The story of his life

The mystery behind Starrett's bibliography.

The dust jacket to Starrett's memoirs, featuring the delightful "baby Vincent" cartoon.

There are times when I take months to research a topic, pull together illustrations and write a post.

Not this one.

It came together in hours.

(I hope it doesn't show any signs of haste.)

It came about this way:

I was rummaging through the online archives of the Chicago Tribune when I found a Jan. 4, 1953 column by Fanny Butcher, a longtime Tribune columnist. She first wrote about Starrett nearly 30 years earlier when she was the society columnist and Starrett charmed the ladies with bookish talk at a luncheon social.

Butcher wrote about Starrett off and on over the decades—she was the few among his contemporaries who outlived him and died in 1986 at the age of 99!

She always spoke of him with admiration and affection.

This time was no exception.

I know this clipping is a little hard to read, so I chopped it into three parts, with a transcription of each part, followed by some observations. (Note that I've changed the Tribune's use of "autobiografy" to the more common "autobiography.")

Part 1 of 3 from the Chicago Tribune for Jan. 4, 1953.

The Literary Spotlight
By Fanny Butcher

WHEN VINCENT STARRETT appeared recently as guest of honor at a luncheon given by the Society of Midland Authors, of which he is honorary president, he shared with his fellow writers some of the pages form the autobiography which he has been three years writing. . . .The problems of writing an autobiography are the same as doing any other kind of writing, he noted, and especially the writing of fiction, for a reader’s interest is the same in fact and fiction . . . . Publishing an autobiography is complicated by the thousands or so persons, none of whom, Mr. Starrett declared wryly, will buy the book but who will expect to find their names in the index. . . . He quoted a wise and witty old aunt of his (she sounded like a fictional character to most of his audience) who, when asked what her favorite autobiographies were, declared, Rousseau’s and Black Beauty’s.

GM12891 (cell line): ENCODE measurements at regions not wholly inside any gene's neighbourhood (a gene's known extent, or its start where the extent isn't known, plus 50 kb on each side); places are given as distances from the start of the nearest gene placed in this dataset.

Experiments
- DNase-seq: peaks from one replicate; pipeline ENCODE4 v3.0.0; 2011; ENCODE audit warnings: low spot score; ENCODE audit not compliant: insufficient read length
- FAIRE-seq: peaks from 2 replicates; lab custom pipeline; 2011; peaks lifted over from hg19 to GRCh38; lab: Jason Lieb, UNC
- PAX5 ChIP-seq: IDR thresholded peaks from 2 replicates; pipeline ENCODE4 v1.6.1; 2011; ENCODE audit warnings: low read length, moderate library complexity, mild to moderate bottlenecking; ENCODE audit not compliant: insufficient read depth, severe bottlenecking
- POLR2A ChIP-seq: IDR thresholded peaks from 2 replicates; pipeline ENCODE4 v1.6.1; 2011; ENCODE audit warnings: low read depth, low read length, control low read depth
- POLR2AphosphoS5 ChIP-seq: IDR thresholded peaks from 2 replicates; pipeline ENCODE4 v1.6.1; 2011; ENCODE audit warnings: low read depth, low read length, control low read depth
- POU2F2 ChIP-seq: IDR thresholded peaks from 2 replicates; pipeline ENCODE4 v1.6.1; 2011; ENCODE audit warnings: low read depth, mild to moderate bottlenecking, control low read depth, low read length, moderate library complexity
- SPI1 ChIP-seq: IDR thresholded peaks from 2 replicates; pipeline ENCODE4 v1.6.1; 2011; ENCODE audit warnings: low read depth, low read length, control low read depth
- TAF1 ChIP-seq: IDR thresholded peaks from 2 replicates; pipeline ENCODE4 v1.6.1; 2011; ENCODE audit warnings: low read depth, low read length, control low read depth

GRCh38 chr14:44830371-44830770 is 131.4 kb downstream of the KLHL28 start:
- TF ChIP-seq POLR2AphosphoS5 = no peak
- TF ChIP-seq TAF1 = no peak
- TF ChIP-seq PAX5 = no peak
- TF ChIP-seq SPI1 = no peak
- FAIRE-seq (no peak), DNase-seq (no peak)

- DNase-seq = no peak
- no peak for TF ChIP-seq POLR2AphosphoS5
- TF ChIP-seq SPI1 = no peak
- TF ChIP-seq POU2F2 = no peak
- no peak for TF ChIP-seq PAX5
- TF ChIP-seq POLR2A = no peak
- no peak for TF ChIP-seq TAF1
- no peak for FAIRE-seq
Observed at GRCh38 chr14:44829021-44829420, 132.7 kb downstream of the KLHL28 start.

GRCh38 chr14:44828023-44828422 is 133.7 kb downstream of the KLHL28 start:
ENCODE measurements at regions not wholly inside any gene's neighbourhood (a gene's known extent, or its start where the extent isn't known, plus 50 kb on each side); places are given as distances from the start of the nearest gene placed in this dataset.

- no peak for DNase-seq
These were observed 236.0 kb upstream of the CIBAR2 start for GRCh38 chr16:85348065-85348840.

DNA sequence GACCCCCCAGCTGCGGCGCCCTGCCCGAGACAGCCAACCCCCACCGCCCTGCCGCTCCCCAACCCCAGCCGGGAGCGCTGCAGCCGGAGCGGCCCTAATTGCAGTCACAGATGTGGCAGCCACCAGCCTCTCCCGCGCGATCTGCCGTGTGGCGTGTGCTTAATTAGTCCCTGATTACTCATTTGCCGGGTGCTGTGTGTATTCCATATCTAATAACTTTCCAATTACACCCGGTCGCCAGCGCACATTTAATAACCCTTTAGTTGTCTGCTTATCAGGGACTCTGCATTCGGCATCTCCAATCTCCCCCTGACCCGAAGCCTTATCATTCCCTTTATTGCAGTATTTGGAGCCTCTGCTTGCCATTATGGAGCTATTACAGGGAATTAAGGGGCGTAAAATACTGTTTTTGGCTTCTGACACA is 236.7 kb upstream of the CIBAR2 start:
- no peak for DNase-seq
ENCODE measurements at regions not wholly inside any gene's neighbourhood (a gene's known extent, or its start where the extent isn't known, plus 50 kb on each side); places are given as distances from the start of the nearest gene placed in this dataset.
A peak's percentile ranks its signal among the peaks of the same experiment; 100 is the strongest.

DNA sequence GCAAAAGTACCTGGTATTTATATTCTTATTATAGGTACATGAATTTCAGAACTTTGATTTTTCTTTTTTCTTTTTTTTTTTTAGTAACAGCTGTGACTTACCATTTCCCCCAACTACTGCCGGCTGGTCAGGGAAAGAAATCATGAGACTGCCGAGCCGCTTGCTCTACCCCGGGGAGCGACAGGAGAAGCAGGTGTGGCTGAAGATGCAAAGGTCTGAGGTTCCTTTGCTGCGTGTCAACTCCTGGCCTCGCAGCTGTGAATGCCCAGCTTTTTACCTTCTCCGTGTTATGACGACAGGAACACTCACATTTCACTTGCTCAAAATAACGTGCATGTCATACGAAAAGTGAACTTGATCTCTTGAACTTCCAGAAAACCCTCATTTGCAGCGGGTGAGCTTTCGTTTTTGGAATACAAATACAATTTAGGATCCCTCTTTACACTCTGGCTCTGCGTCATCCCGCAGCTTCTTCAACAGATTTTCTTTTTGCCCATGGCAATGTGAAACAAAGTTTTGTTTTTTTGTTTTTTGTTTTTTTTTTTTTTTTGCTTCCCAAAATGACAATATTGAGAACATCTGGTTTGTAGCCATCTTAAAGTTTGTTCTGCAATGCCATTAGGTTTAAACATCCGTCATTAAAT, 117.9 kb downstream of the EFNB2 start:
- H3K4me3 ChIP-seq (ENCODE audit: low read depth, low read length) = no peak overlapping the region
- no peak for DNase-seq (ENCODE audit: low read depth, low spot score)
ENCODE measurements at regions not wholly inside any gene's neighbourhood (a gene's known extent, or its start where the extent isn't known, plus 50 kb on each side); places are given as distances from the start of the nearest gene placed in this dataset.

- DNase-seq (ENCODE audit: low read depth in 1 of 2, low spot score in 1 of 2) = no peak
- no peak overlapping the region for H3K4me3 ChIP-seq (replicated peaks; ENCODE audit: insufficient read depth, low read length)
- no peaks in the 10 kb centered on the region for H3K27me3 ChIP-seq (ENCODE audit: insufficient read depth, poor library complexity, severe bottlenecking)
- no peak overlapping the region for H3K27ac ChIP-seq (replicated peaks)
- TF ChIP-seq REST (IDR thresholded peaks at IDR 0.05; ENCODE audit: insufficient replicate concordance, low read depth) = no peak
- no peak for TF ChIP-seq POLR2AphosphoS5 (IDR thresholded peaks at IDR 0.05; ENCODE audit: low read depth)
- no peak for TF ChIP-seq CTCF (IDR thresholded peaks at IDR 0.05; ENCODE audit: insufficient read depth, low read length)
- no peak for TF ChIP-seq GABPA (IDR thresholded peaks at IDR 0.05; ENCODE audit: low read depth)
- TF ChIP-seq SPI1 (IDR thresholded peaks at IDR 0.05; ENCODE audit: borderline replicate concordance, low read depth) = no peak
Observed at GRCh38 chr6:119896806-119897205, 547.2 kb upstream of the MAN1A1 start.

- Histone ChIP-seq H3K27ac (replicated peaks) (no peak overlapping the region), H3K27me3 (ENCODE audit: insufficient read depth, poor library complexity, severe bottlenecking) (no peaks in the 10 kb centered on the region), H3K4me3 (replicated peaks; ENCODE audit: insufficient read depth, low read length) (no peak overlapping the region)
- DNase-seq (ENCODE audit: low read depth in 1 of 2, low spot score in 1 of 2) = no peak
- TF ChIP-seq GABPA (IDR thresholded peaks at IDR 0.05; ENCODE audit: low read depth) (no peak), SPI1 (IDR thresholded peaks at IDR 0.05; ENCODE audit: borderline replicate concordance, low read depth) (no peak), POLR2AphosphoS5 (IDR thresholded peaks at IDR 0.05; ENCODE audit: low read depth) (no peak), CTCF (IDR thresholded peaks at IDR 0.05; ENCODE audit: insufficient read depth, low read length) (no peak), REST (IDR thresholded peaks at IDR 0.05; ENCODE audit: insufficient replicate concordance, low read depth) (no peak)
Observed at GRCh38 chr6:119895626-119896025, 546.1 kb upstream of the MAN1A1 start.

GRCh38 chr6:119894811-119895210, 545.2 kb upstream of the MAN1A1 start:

Vincent Starrett, before he began reading excerpts from his autobiography, reminded his friends of a remark of Dorothy Sayers' incomparable detective, Lord Peter Wimsey, who insisted that one must “be careful not to let any damned modesty creep in”—which, Mr. Starrett declared, he certainly had not done in his life story.

    His Earliest Appearance in Print

THE STORY OF HIS BIRTH he called a highly immodest event but one which any autobiographer who had spent most of his life "wrapped up in print" would consider an appropriately dramatic start for his life. . . When he was born in Toronto on Oct. 26, 1886, he was, he said, taken for dead and wrapped in a newspaper and thrust under the bed, and it was not until some time later that he was spanked into life. "The Toronto Globe was my first garment in a strange new world," he said, "and I wonder if any of my colleagues can point to an earlier appearance. in print."

Starrett's autobiography received the star treatment from his paper.

A few observations on Part I:

  • It's 1953 and Starrett is well on his way to having completed his autobiography, a work that took him three years. Yet the book was not published until 1965, and not by any of the mainstream publishers but the University of Oklahoma Press. Why did it take so long to see print? And why a university press?
  • It's largely conjecture, but Starrett's manuscript was probably a very hard sell. While he had seen and met many of the great American writers of the early 20th century, his story is a highly episodic one. He was a reporter at heart and the book very much features a reporter's eye for anecdotes. (I suffer from the same malady.)
  • For a reading public of the 50s and 60s, the Chicago Renaissance was old news. New writers were making themselves felt in the world.
  • Butcher says Starrett warns he was not going to "Let any damned modesty creep in" to his life story. That might have also been a deterrent for publisher. Still highly respected in Chicago, Starrett's literary fame had cooled elsewhere by the 1950s. His mystery novels were no longer in print, and while a few of his Jimmie Lavender short stories were being syndicated, they were no longer in demand.
  • At 250,000 words, the manuscript is also too long, as we'll see in a later section.
  • The first anecdote about his ignominious birth is the same one that opens his book. For a former newspaper reporter like me, it always draws a smile.

Transcription, Part 2 of 3: